Speaking of thank yous, we had a *lot* of little girls tonight who were just too shy to say it when prompted. Ditto trick or treat. They just sort of mumbled and bit their lips. Age 3-5. But it was cute. I was uberbashful then too. 

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  • It depends for me. Last year DS had just started walking a month before and was still a little wobbly so we still carried him up to the houses and he didn;t eat candy at that time. His first in 2008 we didnt; go out since he was only 8wks old, but next year DD will only be 8mos old and of course we are going to take her since DS will be going. I think that under a year if they are an only child you should skip it, but after that then they are good to go.
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  • image shaysmom05:
    We took DD at 9 months old, but it was only up and down our street. They all knew who we were. She got a little bit of candy, but the givers knew that it was't going to her. lol

     This is what DH were discussing tonight. He thinks just around the block since our LO will only be 8 months by next Halloween.

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  • image LucyGoosey81:
    Also, I think I'm an oddball.  I don't mind the infants coming over.  It's generally 1st time parents who do it, and they just want to show off their baby in a costume.  I think it's crazy cute...for both the babies and the parents.  It makes me smile :)  They don't want the candy...they want to show off their baby all dressed up!

    this, We will probably take DS out next year just to a couple houses because it is excited for us as first time parents to dress him up and let him enjoy the experience.

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  • I have several nieces and nephews who all gather in my parents neighborhood to go trick or treating. Last year we took DS around with his cousins but did not collect any candy, we just wanted to dress him up and show him off:). This year we were going to do the same thing, but he got fussy and we decided to skip it, had we taken him out we still would not have collected any candy for him.
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  • image LucyGoosey81:
    Also, I think I'm an oddball.  I don't mind the infants coming over.  It's generally 1st time parents who do it, and they just want to show off their baby in a costume.  I think it's crazy cute...for both the babies and the parents.  It makes me smile :)  They don't want the candy...they want to show off their baby all dressed up!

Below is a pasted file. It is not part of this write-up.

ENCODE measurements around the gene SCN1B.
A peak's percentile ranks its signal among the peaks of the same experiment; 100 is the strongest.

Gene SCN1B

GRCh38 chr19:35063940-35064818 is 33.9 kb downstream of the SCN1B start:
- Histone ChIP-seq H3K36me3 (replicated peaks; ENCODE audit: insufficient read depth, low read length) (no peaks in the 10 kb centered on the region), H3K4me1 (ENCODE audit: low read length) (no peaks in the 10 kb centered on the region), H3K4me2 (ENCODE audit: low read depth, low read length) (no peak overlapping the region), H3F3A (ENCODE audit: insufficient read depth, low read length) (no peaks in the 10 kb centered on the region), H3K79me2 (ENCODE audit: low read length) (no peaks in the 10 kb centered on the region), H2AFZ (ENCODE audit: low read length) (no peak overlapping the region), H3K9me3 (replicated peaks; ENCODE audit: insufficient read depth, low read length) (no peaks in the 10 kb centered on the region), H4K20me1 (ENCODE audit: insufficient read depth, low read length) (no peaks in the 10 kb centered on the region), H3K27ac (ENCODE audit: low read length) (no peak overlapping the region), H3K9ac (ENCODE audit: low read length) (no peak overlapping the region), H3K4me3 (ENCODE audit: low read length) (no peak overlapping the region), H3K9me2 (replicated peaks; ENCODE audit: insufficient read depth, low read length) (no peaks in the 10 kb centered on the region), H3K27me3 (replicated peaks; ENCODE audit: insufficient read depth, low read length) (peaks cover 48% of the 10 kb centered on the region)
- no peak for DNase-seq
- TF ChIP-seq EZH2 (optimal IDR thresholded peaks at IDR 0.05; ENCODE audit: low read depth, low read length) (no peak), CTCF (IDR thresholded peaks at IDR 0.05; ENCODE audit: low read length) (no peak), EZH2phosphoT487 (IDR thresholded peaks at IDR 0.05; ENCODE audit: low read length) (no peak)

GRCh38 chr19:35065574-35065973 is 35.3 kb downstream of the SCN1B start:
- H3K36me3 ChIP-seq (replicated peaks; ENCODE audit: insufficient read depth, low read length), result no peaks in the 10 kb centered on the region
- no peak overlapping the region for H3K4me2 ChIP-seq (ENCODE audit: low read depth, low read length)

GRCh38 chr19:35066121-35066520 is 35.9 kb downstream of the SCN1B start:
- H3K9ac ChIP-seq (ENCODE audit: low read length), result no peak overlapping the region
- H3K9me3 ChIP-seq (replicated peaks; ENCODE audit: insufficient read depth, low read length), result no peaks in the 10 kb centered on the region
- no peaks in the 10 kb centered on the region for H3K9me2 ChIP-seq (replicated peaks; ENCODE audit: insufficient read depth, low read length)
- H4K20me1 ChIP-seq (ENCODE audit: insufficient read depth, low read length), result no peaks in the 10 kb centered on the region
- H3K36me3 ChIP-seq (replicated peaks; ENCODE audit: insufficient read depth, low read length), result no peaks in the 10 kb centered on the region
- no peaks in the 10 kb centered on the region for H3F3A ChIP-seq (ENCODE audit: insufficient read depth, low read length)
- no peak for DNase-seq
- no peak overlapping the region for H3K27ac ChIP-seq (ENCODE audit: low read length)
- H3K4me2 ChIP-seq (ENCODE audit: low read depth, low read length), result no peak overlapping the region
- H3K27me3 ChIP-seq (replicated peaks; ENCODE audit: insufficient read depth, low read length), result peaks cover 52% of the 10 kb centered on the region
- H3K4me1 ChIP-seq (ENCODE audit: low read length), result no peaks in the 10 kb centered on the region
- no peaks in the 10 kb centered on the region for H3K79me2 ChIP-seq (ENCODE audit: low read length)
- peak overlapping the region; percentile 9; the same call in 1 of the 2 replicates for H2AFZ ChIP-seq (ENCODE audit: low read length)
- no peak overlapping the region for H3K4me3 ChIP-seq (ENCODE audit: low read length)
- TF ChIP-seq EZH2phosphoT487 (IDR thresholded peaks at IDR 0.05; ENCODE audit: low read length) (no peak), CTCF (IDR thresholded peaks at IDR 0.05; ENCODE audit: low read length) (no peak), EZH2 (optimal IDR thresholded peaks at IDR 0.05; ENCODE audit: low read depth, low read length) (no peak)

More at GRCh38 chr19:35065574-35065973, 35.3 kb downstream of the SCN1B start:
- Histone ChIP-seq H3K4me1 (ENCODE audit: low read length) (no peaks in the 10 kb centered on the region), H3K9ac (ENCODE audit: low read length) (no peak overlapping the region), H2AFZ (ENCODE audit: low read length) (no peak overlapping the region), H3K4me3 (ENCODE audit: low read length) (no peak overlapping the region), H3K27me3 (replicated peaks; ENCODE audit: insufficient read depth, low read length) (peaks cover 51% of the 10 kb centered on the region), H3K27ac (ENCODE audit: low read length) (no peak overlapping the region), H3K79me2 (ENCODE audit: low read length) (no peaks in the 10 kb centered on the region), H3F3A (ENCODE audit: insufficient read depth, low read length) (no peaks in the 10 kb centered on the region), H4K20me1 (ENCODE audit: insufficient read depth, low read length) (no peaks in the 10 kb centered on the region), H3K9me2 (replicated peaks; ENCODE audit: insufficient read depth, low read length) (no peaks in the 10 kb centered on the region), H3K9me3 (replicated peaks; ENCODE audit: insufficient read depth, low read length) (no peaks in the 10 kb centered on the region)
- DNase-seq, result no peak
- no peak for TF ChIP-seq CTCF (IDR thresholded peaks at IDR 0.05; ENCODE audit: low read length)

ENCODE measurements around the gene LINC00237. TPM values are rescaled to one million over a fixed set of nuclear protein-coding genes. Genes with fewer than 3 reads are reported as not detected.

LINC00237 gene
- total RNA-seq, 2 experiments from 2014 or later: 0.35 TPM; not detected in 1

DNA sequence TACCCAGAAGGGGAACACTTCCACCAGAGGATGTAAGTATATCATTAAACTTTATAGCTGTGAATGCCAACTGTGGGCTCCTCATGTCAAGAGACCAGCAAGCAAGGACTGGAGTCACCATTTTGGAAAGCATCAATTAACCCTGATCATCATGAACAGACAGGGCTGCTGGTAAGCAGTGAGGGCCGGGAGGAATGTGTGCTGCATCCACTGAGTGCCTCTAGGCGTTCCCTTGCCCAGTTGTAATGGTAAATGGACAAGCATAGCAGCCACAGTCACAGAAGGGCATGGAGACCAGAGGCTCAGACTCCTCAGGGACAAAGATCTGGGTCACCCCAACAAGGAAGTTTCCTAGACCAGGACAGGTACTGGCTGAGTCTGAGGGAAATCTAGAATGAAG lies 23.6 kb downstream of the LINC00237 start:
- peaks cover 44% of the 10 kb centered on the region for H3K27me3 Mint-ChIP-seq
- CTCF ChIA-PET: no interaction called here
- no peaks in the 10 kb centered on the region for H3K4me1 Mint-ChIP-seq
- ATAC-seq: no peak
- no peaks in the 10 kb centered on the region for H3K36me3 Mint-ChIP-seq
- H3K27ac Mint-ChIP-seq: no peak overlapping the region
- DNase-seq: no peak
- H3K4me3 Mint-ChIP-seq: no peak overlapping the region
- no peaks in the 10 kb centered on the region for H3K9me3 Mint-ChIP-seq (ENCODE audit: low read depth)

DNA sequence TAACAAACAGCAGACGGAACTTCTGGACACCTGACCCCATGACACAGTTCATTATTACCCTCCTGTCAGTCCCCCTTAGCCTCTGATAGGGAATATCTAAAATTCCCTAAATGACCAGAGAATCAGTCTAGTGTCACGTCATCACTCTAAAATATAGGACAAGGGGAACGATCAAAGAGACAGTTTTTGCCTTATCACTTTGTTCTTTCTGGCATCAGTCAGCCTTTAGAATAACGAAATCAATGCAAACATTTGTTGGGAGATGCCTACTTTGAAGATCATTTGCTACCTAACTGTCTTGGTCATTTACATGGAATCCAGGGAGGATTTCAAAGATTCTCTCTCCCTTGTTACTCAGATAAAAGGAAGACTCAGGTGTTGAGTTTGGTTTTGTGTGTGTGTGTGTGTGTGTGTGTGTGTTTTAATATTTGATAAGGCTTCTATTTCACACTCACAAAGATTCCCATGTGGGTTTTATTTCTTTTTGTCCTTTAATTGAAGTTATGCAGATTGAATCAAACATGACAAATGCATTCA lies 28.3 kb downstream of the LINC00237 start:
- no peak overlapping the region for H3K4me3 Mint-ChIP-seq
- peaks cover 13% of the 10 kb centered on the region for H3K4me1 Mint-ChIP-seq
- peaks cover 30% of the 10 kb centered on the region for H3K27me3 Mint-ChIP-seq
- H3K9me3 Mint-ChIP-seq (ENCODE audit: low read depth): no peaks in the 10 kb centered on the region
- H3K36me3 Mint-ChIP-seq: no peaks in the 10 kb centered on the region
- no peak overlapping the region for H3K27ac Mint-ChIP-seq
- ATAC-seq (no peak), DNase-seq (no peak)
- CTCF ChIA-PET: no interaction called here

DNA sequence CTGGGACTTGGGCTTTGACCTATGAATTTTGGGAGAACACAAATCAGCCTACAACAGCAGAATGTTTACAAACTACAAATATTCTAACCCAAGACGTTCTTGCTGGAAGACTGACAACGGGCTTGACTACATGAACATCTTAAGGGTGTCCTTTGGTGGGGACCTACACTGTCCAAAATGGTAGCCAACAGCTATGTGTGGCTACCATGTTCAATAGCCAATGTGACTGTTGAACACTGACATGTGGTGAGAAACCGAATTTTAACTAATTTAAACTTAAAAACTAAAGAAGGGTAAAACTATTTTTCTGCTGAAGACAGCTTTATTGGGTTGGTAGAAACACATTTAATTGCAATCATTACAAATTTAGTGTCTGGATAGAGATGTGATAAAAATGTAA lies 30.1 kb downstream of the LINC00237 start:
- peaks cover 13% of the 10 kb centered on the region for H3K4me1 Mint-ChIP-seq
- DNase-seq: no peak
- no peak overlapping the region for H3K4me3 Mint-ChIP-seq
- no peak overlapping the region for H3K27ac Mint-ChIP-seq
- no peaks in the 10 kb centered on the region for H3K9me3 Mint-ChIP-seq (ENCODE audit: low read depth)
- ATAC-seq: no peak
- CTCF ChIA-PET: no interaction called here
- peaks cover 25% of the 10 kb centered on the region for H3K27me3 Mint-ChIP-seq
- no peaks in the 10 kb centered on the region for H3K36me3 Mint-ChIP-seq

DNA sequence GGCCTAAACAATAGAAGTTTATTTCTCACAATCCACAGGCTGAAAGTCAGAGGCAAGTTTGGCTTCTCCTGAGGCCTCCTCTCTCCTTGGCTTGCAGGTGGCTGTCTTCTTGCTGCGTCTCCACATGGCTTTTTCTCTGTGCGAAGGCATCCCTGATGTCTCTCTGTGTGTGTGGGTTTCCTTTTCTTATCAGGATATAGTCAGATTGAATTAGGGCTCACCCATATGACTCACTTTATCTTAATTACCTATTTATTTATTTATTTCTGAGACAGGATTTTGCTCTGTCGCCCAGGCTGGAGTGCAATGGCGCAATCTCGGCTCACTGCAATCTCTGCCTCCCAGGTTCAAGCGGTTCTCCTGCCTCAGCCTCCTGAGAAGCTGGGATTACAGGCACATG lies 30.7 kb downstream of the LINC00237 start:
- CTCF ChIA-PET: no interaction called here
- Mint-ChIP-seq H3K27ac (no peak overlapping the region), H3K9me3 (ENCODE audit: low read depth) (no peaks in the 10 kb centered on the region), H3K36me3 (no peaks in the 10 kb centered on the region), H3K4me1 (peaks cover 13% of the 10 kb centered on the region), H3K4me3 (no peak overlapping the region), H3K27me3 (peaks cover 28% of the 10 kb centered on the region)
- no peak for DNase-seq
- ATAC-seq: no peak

This.  We took DS around last year when he was 4 months old.  He had no idea what was going on, but DH and I had so much fun dressing him up and showing him off to our neighbors.  We took him to the mall too.  I wanted everyone to see my adorable little froggy.

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  • image bootsie08:

    I just had a ~6 month old come to my door in a strollerNo

    If you want to dress your baby up in a costume for the day, that's great.  I was at Target this afternoon and saw lots of babies in costumes.  Very cute. It's also fine to go to your family and friends homes because they would enjoy seeing the LO in costume. But trick or treating to random houses?  No.  Unless there's an older sibling along, it's just a candy grab for the parents. 

    I think the child should at least be able to walk and carry their own bucket. 

    This!!!  A group came and one of the boys said, "Can I have a piece for the baby?"  Sure enough, a few feet away was a super tiny baby in a stroller!  The woman even said, "There really is a baby here!"

    Uh... who is going to eat that candy?  I wish I had crap candy to give to that "baby"

    We didn't take my daughter around this year b/c she isn't going to eat the candy.  If we had candy sitting around, I would be eating it and I don't want to!

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  • I dont see anything wrong with taking a child who cannot "walk" or "say thank you" trick or treating. We took my daughter who is almost 9 months old. The people loved seeing her in her costume. She really enjoyed being out and seeing all of the other kids as well.... The thing I dont like is when there is rude teenagers that come to your door and are not even dressed up. 
  • image Belinda L:
    I dont see anything wrong with taking a child who cannot "walk" or "say thank you" trick or treating. We took my daughter who is almost 9 months old. The people loved seeing her in her costume. She really enjoyed being out and seeing all of the other kids as well.... The thing I dont like is when there is rude teenagers that come to your door and are not even dressed up. 

    This too!  I wanted to ask, "who are you?"